Blog

Building Fitness Domain Knowledge, Part 1: Weight Training (TESTHEAD)

On July 1, 2013, in Syndicated, by Association for Software Testing
0

As I posted a few days ago, one of my goals following surgery was to start paying closer attention to what I do and how I train for fitness, and to use a skeptical testers mind to the process. In this regard, I thought it would be fun to go back and consider some books and ideas that have taught me a lot over the years about weightlifting, sports fitness, and nutrition. Today, I’m going to focus primarily on the weight training side of things, and what makes my “go to” list of books.

First, some context. I was a teenager in the early 1980s. Thus, it should be no surprise that the “hero’s” of my memory were the physique stars in the bodybuilding scene correspond with those who were active at that time. A friend of mine introduced me to Muscle and Fitness magazine around 1983, and I learned about such people as Samir Bannout, Bob Paris, and Lee Haney. It was also during this time I learned about the women of bodybuilding as well, including Rachel McLish, Carla Dunlap and the woman that would dominate the sport for much of the 1980’s, Cory Everson.

It was also during this time that a legend in the sport of bodybuilding, Bill Pearl, put out two very influential books. The first, which is a massive tome and that is encyclopedic in its coverage of just about every feasible weight training exercise out there, is Keys to the Inner Universe, Part 1. I think Bill may have thought there’d be a part 2 someday, but it never materialized, and barring that, I’d be hard pressed to think how in the world there could be a Part 2. If you want to find every conceivable free weight variation of an exercise, believe me, it’s here.

The second book, and probably one with much more mainstream popularity, is titled “Getting Stronger“, and this book doesn’t just assume that you are aiming to be a bodybuilder, but want to get stronger for a variety of activities. Skiing, Tennis, Rowing, Golf,  you name it. There’s routines here for you, as well as conditioning training for more traditional sports like baseball, football, and yes, of course, bodybuilding.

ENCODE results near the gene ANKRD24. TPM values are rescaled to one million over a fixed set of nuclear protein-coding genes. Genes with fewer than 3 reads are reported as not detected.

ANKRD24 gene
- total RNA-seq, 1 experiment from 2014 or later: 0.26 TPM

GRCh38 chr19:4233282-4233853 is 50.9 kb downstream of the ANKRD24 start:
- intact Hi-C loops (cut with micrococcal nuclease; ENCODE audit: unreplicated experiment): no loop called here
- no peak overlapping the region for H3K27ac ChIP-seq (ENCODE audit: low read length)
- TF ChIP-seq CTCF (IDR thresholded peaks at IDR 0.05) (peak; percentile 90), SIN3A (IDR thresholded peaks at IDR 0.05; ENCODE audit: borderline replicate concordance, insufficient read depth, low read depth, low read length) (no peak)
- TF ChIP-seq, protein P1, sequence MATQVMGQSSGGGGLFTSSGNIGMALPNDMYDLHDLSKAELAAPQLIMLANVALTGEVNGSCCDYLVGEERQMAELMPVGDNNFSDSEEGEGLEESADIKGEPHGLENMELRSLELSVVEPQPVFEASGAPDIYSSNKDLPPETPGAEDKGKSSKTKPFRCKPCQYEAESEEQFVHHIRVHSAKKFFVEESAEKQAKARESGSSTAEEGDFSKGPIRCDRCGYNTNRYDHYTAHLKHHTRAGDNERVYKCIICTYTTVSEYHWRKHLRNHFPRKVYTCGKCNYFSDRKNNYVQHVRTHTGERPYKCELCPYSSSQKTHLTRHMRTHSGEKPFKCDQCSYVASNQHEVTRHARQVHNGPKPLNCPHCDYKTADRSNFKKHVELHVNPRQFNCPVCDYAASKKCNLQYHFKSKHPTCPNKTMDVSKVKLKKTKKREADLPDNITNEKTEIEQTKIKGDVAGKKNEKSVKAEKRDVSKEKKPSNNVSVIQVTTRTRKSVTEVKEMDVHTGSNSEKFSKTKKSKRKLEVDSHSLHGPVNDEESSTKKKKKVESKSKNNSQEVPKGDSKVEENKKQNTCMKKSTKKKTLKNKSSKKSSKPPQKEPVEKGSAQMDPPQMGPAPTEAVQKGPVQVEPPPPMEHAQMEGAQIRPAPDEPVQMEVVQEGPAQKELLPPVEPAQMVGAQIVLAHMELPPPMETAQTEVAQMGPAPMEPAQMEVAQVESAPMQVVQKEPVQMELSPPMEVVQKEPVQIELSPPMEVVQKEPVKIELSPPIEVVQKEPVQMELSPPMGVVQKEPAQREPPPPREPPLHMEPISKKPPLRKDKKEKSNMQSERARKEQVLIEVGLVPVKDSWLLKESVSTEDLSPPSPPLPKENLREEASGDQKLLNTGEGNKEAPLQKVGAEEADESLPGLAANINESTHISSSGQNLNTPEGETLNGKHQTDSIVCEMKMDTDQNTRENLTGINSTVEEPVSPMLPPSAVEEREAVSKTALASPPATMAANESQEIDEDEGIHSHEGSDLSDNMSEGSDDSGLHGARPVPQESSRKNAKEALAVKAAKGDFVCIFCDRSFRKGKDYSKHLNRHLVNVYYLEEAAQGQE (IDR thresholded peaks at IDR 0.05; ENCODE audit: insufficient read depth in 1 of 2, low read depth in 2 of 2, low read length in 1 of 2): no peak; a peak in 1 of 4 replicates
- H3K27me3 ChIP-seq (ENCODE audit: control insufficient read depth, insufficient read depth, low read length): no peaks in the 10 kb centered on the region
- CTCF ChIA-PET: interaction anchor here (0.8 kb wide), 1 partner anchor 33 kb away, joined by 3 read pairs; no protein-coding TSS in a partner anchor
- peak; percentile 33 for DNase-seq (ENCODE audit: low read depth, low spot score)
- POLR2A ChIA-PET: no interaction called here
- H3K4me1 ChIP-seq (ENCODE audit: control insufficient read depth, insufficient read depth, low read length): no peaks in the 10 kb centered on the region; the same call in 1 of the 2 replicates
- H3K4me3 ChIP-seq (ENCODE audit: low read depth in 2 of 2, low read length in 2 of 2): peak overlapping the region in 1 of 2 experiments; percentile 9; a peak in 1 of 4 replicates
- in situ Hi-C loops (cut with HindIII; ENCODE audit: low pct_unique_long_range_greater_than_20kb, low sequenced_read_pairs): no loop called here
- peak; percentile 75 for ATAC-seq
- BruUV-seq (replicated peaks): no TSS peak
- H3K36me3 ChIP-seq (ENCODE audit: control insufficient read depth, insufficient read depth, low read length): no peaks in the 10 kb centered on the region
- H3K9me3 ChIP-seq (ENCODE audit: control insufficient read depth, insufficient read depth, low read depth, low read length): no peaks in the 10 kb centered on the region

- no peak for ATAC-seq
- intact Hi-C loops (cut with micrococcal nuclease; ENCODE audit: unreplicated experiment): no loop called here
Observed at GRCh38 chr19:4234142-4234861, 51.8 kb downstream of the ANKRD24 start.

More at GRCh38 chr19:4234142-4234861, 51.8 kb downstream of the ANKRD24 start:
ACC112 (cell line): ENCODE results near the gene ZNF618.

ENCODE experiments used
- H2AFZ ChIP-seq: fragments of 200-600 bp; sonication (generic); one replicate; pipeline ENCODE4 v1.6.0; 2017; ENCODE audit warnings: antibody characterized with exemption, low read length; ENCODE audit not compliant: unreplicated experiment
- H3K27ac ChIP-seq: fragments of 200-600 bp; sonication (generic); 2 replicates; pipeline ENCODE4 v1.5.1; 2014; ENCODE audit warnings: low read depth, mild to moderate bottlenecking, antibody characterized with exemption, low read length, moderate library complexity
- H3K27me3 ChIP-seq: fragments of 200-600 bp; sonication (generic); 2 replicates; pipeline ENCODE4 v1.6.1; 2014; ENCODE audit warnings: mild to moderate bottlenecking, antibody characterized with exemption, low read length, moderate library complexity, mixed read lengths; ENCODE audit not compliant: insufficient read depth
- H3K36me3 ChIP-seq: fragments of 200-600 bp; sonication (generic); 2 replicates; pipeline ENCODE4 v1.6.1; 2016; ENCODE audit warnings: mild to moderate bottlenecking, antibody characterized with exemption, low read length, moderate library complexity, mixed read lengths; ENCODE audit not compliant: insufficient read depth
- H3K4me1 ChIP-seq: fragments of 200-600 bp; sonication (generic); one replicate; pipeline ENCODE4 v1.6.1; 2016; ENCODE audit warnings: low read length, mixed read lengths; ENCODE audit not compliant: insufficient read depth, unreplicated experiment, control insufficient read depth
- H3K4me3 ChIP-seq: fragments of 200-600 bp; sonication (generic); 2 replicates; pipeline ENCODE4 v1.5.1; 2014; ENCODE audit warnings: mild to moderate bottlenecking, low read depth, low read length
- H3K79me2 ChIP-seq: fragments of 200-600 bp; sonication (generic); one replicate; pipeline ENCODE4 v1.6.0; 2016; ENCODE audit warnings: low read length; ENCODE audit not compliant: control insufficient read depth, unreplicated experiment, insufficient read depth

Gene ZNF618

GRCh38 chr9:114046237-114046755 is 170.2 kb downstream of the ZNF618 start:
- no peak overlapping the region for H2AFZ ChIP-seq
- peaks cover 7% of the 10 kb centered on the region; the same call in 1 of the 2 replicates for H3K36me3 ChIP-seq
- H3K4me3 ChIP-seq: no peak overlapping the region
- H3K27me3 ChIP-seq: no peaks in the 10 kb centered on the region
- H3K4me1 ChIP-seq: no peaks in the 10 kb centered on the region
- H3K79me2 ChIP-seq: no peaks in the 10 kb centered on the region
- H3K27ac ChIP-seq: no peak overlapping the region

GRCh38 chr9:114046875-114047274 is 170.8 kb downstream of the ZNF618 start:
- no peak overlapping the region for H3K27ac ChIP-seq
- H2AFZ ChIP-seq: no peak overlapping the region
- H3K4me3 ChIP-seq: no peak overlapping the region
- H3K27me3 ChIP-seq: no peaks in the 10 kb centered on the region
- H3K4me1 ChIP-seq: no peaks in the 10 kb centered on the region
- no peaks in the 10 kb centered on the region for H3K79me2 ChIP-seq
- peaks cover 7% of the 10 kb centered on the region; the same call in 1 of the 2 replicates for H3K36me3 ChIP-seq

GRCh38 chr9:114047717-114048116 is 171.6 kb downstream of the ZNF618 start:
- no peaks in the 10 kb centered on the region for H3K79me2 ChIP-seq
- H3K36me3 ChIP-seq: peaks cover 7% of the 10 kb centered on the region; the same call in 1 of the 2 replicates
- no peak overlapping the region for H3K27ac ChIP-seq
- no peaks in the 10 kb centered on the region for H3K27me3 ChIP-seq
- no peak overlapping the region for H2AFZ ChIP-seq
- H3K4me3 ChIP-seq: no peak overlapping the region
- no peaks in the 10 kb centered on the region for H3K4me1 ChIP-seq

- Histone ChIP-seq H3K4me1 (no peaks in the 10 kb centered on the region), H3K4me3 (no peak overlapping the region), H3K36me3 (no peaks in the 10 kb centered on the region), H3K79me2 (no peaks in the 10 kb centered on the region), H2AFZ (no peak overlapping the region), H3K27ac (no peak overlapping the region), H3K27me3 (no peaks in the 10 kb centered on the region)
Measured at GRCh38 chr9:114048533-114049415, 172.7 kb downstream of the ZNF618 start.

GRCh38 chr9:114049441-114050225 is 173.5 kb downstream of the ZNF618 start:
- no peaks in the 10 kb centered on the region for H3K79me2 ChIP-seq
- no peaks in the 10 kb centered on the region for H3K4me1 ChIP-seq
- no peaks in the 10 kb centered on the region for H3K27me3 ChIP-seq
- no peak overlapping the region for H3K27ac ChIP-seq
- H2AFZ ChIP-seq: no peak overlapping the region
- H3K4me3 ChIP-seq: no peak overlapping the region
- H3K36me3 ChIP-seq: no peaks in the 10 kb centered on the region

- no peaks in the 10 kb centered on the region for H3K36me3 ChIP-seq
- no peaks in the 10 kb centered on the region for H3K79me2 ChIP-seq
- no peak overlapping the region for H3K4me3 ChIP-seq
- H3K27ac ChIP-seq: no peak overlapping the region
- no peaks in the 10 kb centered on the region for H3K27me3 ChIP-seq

Later on, I found myself getting frustrated with the bodybuilding magazines and the routines they seemed to be running us into the ground, with so much volume that it seemed impossible to recover, much less come remotely close to what I was seeing in magazines. It was with this in mind that a friend suggested in my late 20s that I read a book called “Brawn” by Stuart McRobert. Stuart spells out very early on what most of us already know. The bodybuilders in magazines are, in most cases, genetic anomalies that use pharmacopoeia most of us would never touch. This is not sour grapes, this is fact. Most of the bodybuilding books of the time didn’t admit this. Brawn does. Brawn also asks that you reset your expectations, that you don’t look at the superhero development of the super elite bodybuilders and think “hey, that could be me”. It’s much more likely that, like me, you will not be genetically blessed, or will be genetically blessed in one or some areas but not others. Note: some may feel different, but I much prefer Stuart’s First Edition of this book over subsequent editions. The later ones I’ve read through but feel they are overly repetitive. The First Edition I gave away several copies to friends. Let that tell you what it may ;).

The last book I’ll recommend right now is “The Insider’s Tell All Handbook On Weight Training Technique” and it’s also by Stuart McRobert. The title is silly, to be sure, but the information inside it is anything but. This is a nice companion volume to Brawn. Brawn is the philosophy, Insider’s Guide is the Practicum, so to speak. Lots of black and white photos alongside detailed instructions as to how to leverage and get the best use out of all the exercises in the book. The other added bonus is that this book emphasizes maximizing safe training and minimizing potential injury. as a middle aged guy now, I really appreciate that last aspect a lot more than I did two and three decades ago.

As I said, these books are my “core curriculum” and the one’s that I’ve held onto all these years. Other titles have come and gone, and while several of them were entertaining for their time, these are the ones that are on my all time short list, and that I usually recommend to anyone looking to get into weight training for any reason.

 

Comments are closed.


Looking for something?

Use the form below to search the site:


Still not finding what you're looking for? Drop a comment on a post or contact us so we can take care of it!